What goes around…

A couple of years ago, my watches were much more geared towards vintage – I suppose a slight change of lifestyle and work pattern led me down the newer and dressier path. I’m very happy with what I have, hence the lack of buying and/or selling activity over the last few months; however, I do kind of miss a few of my older pieces, and one that I really did like a lot was the Heuer Autavia 11630 GMT. It really is a wonderful watch, and I was lucky to have what was effectively a NOS example that passed through the hands – and workshop – of the Belgian Magician. This is the one, now happily gracing a friends wrist…

These screw-back Autavias are beautiful watches, but I found the large cushion case and fairly high bezel a bit impractical; in fact, what I really wanted was the earlier compression-cased version (the 2446c). Now, that one is appreciably smaller at 40mm, so very wearable; it also has “regular” lugs, and so sits under a shirt a little more easily (and avoids door-frames with alacrity, I should add). I did pester a couple of people regarding the examples they owned, but sadly they weren’t going anywhere. Good ones are also pretty hard to find.

I effectively put the search on the back-burner, but by sheer luck happened across a photo on Instragram recently, from the account of a seller in the US who’s pretty well known; it seemed to be a remarkable example, actually, and after a few emails back and forth we’d agreed a deal. The transfer of funds, bank holiday and overseas shipping all took their toll in terms of waiting time, but the package finally arrived yesterday.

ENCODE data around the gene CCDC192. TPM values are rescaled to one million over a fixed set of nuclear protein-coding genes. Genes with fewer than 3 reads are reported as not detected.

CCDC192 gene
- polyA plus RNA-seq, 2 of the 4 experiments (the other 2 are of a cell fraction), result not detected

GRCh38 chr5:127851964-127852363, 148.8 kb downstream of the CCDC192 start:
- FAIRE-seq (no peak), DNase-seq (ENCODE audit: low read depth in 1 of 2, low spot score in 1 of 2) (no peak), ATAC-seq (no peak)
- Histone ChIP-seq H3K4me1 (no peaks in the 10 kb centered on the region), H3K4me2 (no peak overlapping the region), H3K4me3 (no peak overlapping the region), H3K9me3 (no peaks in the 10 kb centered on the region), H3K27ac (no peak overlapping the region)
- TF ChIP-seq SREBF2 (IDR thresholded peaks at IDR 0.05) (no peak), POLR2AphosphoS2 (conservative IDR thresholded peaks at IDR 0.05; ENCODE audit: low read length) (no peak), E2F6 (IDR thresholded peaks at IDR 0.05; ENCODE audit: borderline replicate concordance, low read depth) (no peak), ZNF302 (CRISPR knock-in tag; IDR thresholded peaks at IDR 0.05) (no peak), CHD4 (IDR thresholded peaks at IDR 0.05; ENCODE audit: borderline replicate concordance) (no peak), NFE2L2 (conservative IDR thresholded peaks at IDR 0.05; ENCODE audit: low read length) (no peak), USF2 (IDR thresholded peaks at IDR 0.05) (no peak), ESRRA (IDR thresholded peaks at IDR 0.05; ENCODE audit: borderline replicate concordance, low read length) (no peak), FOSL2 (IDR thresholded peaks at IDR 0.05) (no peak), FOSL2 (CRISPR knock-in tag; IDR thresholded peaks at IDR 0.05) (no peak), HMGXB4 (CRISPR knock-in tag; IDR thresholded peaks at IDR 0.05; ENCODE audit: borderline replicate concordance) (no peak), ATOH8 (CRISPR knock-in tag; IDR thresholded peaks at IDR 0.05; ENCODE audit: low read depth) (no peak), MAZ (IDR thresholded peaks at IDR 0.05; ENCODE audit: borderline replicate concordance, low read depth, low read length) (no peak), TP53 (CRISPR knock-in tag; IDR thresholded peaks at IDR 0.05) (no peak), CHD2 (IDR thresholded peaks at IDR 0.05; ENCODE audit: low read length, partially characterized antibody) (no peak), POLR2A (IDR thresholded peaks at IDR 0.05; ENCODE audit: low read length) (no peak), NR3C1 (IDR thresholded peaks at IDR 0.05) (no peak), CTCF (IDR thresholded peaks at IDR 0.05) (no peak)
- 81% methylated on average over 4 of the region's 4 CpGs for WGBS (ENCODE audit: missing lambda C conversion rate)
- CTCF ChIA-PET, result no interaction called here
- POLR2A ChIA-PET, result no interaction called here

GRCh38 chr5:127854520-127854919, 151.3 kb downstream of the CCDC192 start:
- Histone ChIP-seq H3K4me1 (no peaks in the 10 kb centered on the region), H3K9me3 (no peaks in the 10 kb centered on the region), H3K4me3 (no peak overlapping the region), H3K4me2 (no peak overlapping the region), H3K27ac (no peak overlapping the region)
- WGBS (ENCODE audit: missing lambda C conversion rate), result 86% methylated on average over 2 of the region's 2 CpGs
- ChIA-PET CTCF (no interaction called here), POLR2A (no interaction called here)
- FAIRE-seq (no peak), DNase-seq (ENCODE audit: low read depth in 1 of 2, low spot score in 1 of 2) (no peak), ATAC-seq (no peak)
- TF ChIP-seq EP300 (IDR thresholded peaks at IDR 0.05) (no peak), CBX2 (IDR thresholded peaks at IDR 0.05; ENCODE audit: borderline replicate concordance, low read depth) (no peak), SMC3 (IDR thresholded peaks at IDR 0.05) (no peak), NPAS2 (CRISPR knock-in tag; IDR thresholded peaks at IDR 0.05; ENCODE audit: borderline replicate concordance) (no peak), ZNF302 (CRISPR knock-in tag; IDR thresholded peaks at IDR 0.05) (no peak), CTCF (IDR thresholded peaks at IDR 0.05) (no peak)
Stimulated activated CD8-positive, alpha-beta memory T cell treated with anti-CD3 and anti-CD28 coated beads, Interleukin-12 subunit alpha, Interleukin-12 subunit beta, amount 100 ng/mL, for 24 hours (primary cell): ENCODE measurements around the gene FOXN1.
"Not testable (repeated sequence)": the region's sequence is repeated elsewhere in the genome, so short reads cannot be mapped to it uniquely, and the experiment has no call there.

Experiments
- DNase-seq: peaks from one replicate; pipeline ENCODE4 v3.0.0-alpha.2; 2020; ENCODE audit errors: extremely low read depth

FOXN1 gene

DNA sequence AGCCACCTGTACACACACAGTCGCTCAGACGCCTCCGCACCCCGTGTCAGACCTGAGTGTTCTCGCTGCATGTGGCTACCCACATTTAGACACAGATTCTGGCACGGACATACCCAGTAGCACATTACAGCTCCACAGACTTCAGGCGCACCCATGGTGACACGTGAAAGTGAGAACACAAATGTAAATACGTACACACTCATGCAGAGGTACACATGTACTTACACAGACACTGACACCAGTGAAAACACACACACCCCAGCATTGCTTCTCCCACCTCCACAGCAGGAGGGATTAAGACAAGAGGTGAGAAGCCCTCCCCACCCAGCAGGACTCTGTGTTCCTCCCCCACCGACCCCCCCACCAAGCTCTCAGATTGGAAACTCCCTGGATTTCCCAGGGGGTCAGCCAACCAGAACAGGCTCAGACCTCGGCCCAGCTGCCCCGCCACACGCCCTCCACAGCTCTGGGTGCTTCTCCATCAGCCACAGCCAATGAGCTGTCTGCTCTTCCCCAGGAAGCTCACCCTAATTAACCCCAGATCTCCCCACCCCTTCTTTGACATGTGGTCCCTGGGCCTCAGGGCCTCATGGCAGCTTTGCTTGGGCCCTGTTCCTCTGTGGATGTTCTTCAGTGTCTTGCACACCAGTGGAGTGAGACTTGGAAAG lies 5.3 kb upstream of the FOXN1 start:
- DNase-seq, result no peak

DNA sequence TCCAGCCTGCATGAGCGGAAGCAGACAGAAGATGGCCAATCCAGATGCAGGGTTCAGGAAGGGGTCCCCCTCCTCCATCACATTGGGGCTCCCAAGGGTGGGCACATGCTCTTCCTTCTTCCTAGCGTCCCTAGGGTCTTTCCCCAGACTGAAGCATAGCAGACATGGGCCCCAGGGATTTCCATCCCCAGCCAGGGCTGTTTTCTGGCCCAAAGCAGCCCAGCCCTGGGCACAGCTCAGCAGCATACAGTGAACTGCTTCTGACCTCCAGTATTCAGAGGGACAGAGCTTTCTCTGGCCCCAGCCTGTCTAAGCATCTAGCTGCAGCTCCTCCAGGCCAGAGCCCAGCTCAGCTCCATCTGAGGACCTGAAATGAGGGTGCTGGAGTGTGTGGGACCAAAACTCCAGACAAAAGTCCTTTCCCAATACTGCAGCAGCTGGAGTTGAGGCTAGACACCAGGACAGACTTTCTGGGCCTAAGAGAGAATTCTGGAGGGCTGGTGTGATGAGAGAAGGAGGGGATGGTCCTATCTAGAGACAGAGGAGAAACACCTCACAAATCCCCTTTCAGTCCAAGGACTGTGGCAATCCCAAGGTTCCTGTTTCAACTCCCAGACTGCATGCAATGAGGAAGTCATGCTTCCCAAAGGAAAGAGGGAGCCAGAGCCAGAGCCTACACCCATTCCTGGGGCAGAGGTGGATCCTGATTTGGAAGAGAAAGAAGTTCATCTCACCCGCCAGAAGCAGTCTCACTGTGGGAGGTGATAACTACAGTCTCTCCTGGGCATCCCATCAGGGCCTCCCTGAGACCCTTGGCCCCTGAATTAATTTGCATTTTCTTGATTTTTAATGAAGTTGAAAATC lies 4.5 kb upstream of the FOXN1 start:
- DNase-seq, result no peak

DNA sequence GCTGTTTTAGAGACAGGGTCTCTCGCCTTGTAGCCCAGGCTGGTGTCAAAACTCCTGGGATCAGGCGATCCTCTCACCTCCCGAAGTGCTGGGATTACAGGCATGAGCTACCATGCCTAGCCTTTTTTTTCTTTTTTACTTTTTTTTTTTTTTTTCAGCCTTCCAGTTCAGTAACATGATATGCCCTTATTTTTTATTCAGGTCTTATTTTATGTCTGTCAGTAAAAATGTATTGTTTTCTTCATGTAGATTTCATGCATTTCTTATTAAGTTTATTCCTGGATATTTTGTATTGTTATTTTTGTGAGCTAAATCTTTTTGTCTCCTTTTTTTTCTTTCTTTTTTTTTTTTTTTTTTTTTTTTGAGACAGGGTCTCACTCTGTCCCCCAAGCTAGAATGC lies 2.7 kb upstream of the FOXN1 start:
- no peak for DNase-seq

The 2446C GMT was first released in 1969, and the original/1st Execution had small subdials, plain steel hands and plain pushers. Later iterations had a variety of changes including red-tipped and partially red-filled hands, fluted pushers and some subtle script differences, and whilst they’re a little difficult to tell apart this is a 4th Execution example, dating from the mid-70’s. It would probably have been sold on a beads of rice bracelet, but it’s come to me on a Corfam-style rally strap, which looks pretty good.

Condition is remarkable, really (which isn’t that surprising, considering that the seller bought it from the original owner who was a retired Heuer watchmaker). The dial is near perfect, and the bezel is virtually unmarked; the case seems to have it’s original sharply-polished finish, and there are just some very faint hairlines to signify that it’s been worn at all. There’s a minor issue with regard to the 24-hour hand, but with a bit of luck I’ll get that sorted over the next week or two. I’m really happy with it, and intend keeping this for the long term, along with my other two remaining vintage watches (the 5513 and Tuna).

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